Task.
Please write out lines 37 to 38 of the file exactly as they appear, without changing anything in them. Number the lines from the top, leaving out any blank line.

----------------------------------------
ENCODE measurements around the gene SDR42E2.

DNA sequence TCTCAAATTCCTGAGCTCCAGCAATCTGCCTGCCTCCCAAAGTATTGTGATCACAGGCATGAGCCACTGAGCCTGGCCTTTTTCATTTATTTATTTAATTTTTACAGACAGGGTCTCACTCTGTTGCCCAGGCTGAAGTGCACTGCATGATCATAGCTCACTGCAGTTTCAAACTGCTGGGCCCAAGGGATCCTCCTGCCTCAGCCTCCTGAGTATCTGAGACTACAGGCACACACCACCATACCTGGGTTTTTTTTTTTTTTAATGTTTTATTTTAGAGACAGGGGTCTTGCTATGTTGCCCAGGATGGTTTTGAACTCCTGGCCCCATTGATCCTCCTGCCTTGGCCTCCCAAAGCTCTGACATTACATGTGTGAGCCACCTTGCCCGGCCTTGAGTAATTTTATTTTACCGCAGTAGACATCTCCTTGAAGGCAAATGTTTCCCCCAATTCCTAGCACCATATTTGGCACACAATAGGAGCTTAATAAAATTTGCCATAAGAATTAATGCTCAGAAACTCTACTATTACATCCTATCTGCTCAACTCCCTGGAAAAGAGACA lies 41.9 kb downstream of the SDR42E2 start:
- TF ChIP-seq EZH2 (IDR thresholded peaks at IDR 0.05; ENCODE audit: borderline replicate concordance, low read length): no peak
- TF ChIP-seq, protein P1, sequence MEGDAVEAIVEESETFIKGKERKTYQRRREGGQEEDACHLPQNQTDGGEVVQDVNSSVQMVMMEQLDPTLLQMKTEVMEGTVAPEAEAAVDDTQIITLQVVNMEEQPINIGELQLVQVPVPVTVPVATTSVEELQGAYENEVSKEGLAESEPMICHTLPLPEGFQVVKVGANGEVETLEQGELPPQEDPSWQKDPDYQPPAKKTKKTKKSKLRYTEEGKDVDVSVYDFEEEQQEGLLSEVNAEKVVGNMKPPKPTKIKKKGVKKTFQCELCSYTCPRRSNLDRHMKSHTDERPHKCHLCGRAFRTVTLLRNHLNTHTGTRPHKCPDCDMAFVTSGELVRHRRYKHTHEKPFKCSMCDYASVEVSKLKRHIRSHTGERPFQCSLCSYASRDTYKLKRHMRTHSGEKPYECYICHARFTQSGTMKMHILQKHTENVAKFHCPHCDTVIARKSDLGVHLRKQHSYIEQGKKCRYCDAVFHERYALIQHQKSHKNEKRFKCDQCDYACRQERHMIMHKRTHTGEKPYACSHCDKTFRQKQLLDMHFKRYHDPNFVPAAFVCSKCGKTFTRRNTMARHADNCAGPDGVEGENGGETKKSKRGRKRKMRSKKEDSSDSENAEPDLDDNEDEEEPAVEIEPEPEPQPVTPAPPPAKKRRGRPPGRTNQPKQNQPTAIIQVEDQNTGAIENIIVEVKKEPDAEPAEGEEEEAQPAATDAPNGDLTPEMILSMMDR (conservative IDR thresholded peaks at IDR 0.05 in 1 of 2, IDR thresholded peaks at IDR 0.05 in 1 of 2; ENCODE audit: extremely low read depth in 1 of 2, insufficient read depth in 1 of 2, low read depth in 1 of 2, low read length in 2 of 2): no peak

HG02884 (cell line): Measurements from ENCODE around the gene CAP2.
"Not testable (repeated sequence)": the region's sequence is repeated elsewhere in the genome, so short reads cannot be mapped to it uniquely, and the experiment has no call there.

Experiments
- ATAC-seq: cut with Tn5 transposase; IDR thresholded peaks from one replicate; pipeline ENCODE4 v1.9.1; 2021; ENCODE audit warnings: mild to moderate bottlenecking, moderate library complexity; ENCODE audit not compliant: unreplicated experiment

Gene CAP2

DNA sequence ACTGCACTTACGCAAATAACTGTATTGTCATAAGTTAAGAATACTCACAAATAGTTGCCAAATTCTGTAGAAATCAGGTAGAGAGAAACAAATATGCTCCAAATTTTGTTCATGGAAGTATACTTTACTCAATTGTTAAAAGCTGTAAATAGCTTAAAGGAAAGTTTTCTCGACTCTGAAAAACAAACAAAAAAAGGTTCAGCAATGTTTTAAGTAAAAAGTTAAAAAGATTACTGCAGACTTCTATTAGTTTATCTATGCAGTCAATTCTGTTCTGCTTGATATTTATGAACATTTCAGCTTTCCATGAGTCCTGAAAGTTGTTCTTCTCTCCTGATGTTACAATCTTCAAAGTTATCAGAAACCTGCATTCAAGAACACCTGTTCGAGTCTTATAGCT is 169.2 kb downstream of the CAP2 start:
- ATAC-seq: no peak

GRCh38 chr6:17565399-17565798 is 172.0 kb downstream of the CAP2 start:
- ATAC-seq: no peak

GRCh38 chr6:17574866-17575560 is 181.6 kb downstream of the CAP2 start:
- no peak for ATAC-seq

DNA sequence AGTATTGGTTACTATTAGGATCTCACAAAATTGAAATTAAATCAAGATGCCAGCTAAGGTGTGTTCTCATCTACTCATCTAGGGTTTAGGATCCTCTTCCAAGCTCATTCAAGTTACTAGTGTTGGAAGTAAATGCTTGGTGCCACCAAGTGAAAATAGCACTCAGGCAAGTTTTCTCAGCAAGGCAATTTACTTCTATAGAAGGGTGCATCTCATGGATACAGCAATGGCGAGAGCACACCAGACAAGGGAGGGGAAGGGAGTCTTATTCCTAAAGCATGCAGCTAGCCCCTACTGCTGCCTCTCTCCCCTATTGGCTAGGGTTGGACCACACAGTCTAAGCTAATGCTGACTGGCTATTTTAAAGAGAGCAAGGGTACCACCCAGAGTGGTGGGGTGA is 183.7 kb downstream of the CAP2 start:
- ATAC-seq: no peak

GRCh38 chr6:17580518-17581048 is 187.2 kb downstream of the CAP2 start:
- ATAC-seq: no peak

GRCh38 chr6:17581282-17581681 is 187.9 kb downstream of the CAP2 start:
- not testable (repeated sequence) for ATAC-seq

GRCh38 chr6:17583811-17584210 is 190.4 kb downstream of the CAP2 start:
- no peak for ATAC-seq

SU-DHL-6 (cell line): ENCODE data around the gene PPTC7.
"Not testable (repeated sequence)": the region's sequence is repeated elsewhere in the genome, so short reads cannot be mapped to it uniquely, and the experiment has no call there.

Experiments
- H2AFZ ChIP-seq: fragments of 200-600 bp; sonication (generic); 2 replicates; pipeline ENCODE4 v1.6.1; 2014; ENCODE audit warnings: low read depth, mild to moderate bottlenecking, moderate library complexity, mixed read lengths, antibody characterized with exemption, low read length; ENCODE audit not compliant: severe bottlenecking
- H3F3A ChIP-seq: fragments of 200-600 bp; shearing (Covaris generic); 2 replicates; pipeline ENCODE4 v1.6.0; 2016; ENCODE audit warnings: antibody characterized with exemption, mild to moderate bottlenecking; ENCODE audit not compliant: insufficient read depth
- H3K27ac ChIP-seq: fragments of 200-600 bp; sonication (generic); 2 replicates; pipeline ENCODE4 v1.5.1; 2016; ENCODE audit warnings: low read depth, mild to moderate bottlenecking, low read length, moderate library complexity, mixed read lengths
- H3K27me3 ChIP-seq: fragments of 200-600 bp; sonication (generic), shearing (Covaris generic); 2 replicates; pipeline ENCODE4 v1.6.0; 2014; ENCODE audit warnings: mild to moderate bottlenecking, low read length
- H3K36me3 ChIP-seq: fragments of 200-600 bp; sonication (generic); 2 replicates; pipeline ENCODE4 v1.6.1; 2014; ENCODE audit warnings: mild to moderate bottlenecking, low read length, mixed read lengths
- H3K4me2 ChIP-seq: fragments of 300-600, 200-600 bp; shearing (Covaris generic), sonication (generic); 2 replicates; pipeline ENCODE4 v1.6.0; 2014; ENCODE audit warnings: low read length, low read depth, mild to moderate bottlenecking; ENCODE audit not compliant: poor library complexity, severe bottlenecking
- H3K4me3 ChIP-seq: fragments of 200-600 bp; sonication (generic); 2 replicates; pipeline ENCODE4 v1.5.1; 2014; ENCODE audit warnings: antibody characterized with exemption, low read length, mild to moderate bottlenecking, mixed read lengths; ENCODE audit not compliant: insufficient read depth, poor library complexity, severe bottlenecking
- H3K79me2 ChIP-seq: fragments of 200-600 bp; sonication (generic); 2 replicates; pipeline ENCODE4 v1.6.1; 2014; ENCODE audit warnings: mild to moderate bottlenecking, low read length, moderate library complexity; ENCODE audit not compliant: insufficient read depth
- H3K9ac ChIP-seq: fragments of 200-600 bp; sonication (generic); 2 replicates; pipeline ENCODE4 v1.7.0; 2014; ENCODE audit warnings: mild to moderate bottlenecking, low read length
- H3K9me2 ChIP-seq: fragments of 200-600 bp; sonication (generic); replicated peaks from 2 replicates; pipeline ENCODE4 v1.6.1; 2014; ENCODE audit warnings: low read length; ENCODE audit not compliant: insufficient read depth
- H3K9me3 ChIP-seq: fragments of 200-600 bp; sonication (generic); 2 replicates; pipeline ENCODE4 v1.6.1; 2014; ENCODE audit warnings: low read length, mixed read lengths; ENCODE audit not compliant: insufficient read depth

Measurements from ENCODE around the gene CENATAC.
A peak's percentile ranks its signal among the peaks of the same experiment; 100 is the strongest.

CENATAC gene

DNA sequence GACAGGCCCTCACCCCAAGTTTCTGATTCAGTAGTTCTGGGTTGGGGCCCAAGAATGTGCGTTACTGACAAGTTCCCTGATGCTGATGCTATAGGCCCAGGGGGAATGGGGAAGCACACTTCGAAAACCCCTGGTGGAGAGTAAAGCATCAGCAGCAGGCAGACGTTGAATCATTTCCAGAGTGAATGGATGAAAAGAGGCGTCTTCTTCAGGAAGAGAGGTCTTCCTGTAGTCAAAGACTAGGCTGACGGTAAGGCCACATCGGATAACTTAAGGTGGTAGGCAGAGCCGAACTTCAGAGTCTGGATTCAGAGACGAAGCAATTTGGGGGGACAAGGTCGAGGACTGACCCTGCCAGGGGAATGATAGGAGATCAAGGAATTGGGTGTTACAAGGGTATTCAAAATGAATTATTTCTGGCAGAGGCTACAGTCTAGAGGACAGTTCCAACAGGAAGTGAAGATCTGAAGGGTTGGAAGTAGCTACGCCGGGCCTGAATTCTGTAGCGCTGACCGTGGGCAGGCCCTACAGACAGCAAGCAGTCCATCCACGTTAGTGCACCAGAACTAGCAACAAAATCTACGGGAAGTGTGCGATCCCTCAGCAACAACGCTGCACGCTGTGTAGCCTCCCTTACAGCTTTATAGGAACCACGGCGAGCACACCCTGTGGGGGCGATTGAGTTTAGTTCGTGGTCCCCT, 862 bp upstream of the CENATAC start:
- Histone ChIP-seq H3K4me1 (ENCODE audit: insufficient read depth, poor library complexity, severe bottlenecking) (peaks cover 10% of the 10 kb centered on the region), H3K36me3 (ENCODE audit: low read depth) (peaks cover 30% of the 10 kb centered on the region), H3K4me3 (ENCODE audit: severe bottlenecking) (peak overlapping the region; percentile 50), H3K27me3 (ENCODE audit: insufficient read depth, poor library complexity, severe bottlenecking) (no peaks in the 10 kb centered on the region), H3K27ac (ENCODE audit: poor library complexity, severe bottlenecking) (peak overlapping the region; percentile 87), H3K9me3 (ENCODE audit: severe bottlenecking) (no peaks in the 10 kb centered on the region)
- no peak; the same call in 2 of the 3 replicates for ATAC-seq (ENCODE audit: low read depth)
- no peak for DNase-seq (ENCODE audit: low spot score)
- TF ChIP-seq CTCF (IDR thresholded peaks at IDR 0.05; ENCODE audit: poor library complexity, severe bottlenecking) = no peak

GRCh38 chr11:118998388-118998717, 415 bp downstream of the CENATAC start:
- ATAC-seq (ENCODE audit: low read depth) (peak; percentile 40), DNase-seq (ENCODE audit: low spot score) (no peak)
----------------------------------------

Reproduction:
- H3K9me3 ChIP-seq: fragments of 200-600 bp; sonication (generic); 2 replicates; pipeline ENCODE4 v1.6.1; 2014; ENCODE audit warnings: low read length, mixed read lengths; ENCODE audit not compliant: insufficient read depth

Measurements from ENCODE around the gene CENATAC.